Sunday, April 8, 2007

Music by Sir Arthur Sullivan

Trained at the Royal Academy of Music and Leipzig Conservatory, this son of an Irish bandmaster spent ten years as a cathedral organist while conducting and composing in all the major classical genres, including his first one-act comic opera Cox and Box in 1867. It was during its run that he met his future creative partner, William Gilbert, a former clerk and barrister who had become a successful theatrical writer. The two first collaborated in 1871, and followed up with a string of productions whose lively combination of clever lyrics and brilliant musical parodies created a style all its own, referred to as “Savoy Opera,” so named after the London theater where their greatest works were first produced.

Of the twelve productions co-written by Gilbert and Sullivan, the most successful were H.M.S. Pinafore (1878), The Pirates of Penzance (1879) and The Mikado (1885), which remain immensely popular in Britain and the USA. Composer of “The Lost Chord” (1877) and the hymn tune “Onward Christian Soldiers” (1871), Sullivan is remembered not just for his show music, but as an artist of depth, inspiration and tremendous versatility.

Dvorak: Suite in A Major ("American")

A little unlike many of history’s great composers, this innkeeper’s son from a rural Czechoslovakian village was not necessarily a child prodigy. While some biographers claim he became a butcher’s apprentice at his parents’ insistence, he nonetheless received modest training in organ, violin and viola which prepared him for his first job as a member of a dance orchestra in the capital city. In 1862, this ensemble formed the foundation for the newly created Prague Provisional Theater Orchestra, and during the next nine years as a member, Dvorak gained a broad exposure to the operatic works of Wagner, Verdi and Mozart. He also began work on some of his own first large scale compositions.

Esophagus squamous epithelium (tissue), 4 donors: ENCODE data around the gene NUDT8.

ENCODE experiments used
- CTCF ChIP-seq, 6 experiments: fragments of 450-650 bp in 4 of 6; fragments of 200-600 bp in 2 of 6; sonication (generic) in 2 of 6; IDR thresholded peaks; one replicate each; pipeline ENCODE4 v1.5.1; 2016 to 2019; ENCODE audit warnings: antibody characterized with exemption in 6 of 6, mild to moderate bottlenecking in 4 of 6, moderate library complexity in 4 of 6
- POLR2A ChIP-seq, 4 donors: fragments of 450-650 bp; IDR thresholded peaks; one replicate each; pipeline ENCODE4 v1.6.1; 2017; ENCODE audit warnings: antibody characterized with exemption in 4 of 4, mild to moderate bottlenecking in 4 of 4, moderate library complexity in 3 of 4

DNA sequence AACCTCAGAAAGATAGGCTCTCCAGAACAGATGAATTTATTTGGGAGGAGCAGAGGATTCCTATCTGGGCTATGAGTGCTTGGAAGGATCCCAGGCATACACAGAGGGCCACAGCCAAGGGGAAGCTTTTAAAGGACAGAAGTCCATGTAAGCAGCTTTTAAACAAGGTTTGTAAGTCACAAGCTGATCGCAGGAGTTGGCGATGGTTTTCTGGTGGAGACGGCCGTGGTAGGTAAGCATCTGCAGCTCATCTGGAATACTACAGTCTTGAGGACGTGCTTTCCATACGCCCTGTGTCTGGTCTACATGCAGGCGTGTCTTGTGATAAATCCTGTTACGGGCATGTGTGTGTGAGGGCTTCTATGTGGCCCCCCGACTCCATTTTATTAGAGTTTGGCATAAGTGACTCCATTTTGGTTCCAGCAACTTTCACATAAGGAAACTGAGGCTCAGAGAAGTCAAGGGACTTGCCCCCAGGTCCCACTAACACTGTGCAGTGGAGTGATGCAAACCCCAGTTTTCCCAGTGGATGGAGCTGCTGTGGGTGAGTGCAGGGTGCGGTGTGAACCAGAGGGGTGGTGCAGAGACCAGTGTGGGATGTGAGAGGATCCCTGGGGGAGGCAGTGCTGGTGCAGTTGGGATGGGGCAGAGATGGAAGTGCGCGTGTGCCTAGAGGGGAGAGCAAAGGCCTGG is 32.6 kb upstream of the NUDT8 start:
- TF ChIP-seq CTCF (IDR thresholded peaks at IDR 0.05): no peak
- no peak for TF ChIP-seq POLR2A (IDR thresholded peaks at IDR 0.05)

In his early thirties, Dvorak caught the attention of Brahms and his friend, the famous Viennese critic Eduard Hanslick, with his entries in the annual Austrian state composition contests. Eventually, Brahms’ influence with his German publishers made possible the 1878 release of Dvorak’s first set of Slavonic Dances, whose broad appeal soon brought him international acclaim. For the next fifteen years, his fame and fortune would continue to rise through numerous commissions and conducting appearances throughout Europe, notably many in England.

He accepted a position as Director of the National Conservatory of Music in America (New York) in 1892, and thus began a fertile three-year period of creativity that produced his famous Ninth Symphony (“From the New World”), which premiered in the Spring of 1894. Dvorak spent the following summer in the Czech-speaking community of Spillville, Iowa, where he finished his lesser known Suite in A Major, first written for solo piano and scored for orchestra in the following year.

Its five movements convey a wide range of moods, including hints of homesickness for his native Czechoslovakia in the folksy strains throughout the work; a loving embrace of the Native American and Afro-American idioms he was hearing anew on the prairie; and even a foreshadowing of the Humoresques he was to write a year later. Though Dvorak later felt his greatest contributions were to European opera, his American-period synthesis of dance rhythms, five-tone folk melodies, and tuneful phrasing had a profound influence on American music, right into the jazz age.